Lalit Verma
Head of the Department
203 Engineering Hall
479-575-2351

Biological and Agricultural Engineering Website

Healthy Planet, Healthy People: this is the aspiration for the Biological Engineering program at the University of Arkansas.  We improve people’s lives today and help assure a prosperous world for tomorrow by designing sustainable water, food, and energy systems. Where challenges exist, we create solutions by optimizing the living systems of our world (the interactions of human, plant, animal, environment, food, and microbes) using the tools of engineering and biotechnology. Biological engineers contribute significantly to human health and prosperity by ensuring a safe and readily available water supply, a safe and nutritious food supply, and a healthy ecosystem upon which both water and food depend.

The faculty of the Biological Engineering program seeks to provide a challenging technical education in a safe, secure and inclusive learning environment that promotes a desire for service and prepares graduates to:

  1. Successfully practice engineering involving the design and management of sustainable water, food, energy and related biological systems,
  2. Make ethical, valuable and sustained contributions that benefit employers, communities, Arkansas and the world, and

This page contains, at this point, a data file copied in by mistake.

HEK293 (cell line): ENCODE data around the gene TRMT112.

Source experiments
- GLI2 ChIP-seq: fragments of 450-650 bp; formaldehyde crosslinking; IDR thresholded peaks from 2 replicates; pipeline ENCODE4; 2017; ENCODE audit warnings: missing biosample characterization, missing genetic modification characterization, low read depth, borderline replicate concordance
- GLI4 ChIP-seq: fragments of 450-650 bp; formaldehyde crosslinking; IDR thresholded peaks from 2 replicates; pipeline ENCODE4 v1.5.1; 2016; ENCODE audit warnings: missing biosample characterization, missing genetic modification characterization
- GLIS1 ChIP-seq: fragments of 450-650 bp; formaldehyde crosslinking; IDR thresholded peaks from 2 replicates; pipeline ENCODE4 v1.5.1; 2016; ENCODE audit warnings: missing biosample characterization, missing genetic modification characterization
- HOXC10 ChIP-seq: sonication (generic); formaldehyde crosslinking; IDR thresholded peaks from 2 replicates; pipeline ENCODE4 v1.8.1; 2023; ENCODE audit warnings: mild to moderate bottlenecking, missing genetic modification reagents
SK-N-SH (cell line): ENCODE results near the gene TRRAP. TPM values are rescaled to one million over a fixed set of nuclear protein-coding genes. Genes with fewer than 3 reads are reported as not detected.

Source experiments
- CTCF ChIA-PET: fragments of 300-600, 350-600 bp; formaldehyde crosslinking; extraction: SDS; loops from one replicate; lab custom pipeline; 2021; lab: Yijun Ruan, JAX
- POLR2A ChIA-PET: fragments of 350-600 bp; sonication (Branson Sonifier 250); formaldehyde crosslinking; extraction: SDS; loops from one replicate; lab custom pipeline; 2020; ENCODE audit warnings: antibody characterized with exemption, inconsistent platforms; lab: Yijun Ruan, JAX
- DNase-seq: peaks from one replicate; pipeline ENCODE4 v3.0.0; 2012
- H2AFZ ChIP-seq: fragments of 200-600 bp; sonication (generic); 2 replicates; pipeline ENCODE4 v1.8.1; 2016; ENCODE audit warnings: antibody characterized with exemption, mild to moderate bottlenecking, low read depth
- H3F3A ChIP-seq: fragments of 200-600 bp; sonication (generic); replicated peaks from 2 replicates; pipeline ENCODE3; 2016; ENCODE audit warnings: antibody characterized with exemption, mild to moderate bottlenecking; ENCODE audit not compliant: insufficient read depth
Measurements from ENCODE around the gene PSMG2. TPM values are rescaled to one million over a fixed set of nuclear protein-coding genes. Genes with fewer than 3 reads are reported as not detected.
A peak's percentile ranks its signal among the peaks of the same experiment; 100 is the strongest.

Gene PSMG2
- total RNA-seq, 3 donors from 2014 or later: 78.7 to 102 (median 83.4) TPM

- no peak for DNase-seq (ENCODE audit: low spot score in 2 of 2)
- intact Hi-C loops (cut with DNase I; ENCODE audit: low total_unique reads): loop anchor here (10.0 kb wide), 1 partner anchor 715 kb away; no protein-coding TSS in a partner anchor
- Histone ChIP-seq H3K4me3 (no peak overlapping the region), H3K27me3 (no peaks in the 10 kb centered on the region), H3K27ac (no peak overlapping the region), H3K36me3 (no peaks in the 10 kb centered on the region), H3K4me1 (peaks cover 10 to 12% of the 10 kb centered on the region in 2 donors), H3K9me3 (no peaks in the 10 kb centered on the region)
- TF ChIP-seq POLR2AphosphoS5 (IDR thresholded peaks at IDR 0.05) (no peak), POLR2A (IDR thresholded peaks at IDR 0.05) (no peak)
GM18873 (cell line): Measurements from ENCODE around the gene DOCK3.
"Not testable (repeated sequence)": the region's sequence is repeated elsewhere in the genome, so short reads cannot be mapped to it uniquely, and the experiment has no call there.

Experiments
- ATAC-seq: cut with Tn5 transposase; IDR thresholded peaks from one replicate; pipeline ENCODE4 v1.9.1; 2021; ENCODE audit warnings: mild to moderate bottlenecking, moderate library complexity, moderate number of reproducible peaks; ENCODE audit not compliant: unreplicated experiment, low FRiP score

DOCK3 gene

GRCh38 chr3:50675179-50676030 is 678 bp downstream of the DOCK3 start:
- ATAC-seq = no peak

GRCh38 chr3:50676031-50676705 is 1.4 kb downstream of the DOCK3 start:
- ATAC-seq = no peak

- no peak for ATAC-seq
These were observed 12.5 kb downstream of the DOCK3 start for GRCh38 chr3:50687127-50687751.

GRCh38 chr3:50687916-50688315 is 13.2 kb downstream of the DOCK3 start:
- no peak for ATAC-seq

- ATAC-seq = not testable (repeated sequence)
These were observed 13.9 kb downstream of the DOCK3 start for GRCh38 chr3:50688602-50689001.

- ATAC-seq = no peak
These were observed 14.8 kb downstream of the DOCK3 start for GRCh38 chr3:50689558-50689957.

3. Succeed in graduate education or continuing professional development, as needed for professional growth and licensure.

A Bachelor of Science degree in Biological Engineering is a job-ready degree with opportunities in a variety of industries, government agencies, and consulting firms. It is also excellent preparation for graduate studies (M.S. or Ph.D.) in engineering and related fields, as well as entry into other professional schools (e.g., medical, veterinary, dental, pharmacy, etc.).

The B.S. in Biological Engineering degree can lead immediately to careers in:

  • Ecological engineering, such as water quality and watershed management, water resources and irrigation, low impact development in urban watersheds, stream and habitat restoration, and air quality remediation.